Whenever you fast, do not look dismal, like the hypocrites. Matthew 6:16

The first half of the sixth chapter of Matthew contains some unsettling instructions for worship. Jesus contrasts the ways hypocrites worship with a methodology more consistent with accessing the kingdom of heaven. Spoiler Alert: humility is required! Jesus does not criticize the religious practices of his day – praying, fasting, and giving; but he does give specific direction for the way those practices are carried out. If we are practicing religion in order to look good to others, we are not likely to enter the kingdom of God.

It is easy to get into a comfortable rhythm of worshiping but neglect whom we worship. Certainly, we claim God as the focus for worship, but does God really care about how we are dressed or that we sing our songs of praise loudly, in tune, or even if we sing at all? If we are honest, much of how we approach worship is to either impress, or at least avoid the criticism of our brothers and sisters in the worship space. I wonder about the motivation of folks who post their church attendance to social media – not that that is necessarily bad. If they advertise their church attendance to encourage others to join them, fine. If they do it to show themselves to be holier than their neighbor, shame on them. Jesus says, Beware of practicing your piety before others in order to be seen by them. Why? He continues, For then you have no reward from your Father in heaven (Matthew 6:1). Once we are honest about whose response we are most focused on receiving, we know whom we worship.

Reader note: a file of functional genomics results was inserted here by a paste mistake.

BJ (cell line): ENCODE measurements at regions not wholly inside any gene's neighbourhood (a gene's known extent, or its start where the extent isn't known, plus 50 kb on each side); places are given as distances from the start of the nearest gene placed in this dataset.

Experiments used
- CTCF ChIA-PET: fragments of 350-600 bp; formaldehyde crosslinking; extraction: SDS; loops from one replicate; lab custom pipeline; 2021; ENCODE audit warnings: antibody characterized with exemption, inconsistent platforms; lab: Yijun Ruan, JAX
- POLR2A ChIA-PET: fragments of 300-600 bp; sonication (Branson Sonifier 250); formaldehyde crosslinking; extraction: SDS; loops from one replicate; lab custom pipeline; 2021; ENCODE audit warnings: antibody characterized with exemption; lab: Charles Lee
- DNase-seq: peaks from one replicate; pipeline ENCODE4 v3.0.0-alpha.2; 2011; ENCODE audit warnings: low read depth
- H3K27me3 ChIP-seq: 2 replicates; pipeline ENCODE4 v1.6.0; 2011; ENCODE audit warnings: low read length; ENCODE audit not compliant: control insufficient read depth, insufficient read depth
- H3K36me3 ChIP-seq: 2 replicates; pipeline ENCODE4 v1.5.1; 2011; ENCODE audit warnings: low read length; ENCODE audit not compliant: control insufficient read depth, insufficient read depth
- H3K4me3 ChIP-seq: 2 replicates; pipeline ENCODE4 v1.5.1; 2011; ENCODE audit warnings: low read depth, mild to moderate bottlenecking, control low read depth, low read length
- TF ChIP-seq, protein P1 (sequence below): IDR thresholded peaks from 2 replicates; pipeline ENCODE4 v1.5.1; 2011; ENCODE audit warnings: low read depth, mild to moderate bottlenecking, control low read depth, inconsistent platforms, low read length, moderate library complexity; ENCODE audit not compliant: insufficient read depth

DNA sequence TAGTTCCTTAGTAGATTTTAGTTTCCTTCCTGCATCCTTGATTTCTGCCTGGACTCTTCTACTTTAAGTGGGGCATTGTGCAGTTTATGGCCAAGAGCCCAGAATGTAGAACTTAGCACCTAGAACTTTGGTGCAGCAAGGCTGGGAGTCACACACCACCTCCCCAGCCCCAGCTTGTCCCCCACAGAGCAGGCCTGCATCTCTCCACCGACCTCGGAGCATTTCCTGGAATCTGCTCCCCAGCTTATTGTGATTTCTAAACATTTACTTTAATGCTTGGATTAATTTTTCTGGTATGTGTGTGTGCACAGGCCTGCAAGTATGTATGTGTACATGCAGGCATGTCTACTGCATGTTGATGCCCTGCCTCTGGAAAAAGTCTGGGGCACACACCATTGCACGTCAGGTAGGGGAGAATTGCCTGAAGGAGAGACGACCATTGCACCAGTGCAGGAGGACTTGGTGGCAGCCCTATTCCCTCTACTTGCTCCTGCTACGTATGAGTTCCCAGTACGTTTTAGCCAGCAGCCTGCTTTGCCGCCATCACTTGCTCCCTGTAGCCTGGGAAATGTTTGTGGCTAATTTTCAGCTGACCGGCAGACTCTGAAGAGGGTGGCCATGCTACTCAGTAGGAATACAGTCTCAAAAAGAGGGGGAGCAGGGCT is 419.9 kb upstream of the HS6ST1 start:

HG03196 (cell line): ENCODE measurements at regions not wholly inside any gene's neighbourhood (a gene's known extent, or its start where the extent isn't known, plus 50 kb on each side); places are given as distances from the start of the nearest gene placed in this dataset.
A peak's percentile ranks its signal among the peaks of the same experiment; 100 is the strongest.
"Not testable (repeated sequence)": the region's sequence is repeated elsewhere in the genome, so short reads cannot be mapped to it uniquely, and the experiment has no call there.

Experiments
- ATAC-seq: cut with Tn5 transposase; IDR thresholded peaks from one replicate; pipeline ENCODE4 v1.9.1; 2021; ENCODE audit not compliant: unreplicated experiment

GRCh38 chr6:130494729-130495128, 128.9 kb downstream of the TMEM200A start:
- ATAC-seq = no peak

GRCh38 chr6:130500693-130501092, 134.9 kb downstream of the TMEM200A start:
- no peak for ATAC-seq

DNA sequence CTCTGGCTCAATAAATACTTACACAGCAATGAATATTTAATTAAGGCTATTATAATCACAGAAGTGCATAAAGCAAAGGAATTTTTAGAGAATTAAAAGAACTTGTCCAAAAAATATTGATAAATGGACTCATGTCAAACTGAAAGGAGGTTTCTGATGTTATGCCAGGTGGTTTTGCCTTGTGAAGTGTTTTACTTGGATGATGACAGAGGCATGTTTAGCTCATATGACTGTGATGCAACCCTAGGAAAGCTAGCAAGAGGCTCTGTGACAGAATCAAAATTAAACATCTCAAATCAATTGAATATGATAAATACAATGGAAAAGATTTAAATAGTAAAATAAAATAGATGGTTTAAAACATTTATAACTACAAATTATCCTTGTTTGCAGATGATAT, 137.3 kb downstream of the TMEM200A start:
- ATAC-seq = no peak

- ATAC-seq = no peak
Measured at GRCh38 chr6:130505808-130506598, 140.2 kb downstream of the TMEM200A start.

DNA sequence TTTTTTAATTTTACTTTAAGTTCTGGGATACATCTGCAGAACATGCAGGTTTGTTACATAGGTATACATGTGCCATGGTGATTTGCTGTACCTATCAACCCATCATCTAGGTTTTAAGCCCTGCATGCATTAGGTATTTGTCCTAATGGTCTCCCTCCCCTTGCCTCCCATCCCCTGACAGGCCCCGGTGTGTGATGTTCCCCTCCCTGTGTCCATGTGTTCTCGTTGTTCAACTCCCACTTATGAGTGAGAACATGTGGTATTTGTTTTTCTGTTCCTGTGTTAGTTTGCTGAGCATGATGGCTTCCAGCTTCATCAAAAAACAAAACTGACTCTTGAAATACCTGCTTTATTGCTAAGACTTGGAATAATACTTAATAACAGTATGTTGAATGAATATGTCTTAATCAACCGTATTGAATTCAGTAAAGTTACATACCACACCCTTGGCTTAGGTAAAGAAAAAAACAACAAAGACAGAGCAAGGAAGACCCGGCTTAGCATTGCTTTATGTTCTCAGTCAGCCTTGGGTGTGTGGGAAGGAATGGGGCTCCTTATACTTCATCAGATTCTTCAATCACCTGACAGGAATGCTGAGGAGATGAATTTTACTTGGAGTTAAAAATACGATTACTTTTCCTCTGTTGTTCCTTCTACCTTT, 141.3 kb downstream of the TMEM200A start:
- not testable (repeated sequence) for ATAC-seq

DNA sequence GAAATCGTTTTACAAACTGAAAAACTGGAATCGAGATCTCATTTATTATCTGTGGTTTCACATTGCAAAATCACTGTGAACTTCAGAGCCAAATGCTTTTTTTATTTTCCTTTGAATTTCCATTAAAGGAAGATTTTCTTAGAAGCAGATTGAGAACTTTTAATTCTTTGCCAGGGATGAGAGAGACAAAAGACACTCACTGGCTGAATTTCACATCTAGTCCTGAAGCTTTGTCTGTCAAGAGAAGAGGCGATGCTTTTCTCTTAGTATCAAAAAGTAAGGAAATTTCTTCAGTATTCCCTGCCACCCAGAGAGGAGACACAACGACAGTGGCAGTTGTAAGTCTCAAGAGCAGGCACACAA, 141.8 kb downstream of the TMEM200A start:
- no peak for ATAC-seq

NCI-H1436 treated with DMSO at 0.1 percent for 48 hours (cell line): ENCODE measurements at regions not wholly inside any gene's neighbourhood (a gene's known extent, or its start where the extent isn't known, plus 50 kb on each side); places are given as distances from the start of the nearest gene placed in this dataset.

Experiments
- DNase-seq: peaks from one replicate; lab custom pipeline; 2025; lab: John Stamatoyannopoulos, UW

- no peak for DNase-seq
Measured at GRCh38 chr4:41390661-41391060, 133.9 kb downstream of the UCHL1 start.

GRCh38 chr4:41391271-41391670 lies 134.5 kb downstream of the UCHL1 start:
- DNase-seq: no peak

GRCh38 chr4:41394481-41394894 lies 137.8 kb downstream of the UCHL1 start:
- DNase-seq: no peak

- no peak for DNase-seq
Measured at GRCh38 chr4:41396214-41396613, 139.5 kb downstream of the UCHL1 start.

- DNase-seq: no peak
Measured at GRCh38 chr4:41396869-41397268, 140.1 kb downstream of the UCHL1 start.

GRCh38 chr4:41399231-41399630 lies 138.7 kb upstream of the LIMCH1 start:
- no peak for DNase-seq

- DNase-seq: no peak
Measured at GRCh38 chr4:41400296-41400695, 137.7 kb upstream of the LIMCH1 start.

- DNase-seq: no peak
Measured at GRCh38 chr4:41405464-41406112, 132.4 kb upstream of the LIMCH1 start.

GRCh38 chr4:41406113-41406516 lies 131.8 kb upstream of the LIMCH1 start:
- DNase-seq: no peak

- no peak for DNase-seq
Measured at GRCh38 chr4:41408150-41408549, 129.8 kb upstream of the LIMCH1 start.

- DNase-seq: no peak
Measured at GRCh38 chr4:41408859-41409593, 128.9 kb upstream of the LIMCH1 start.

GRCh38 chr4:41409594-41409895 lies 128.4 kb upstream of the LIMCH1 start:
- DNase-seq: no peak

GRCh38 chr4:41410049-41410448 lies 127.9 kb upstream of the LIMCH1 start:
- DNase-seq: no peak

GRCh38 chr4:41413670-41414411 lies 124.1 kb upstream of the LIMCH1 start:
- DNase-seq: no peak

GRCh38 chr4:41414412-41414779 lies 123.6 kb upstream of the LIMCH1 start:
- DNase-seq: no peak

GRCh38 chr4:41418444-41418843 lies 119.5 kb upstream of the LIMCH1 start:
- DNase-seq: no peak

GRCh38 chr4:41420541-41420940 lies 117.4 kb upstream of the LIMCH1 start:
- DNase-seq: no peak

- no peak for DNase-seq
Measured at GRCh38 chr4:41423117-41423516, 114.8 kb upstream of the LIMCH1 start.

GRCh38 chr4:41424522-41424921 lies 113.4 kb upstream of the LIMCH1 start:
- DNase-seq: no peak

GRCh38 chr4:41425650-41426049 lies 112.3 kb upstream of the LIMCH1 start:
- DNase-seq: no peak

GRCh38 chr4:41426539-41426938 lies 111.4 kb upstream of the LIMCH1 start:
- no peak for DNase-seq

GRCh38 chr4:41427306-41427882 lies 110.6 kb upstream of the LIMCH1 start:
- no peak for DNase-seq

It is easy to become obsessed with our appearance to others. Ultimately, this is a form of idol worship, seeking our rewards from someone or something other than God. And this is exactly Jesus’ point – that our focus needs to be on God. What is apparently important to God, according to Jesus, is a humble and focused heart. Whenever you pray, go into your room and shut the door and pray to your Father who is in secret; and your Father who sees in secret will reward you (Matthew 6:6). It is safe to assume that this sort of private worship is not only what connects most effectively with God, but is also the most beneficial form of worship for us. Everything else is window dressing – obstacles and idols we place between God and ourselves that inhibit any sort of a direct connection. Certainly, there is an element of safety in approaching the throne of God with others. And granted, we need to approach God in awe and with reverence, which naturally includes an element of fear. Our fear of coming face-to-face with God and exposing ourselves in our naked imperfection, however, is a fear we must learn to overcome if we wish to experience the all-inclusive love of our creator. We are loved as we are, where we are, completely and unconditionally, but we cannot fully receive that love when our attention is directed elsewhere.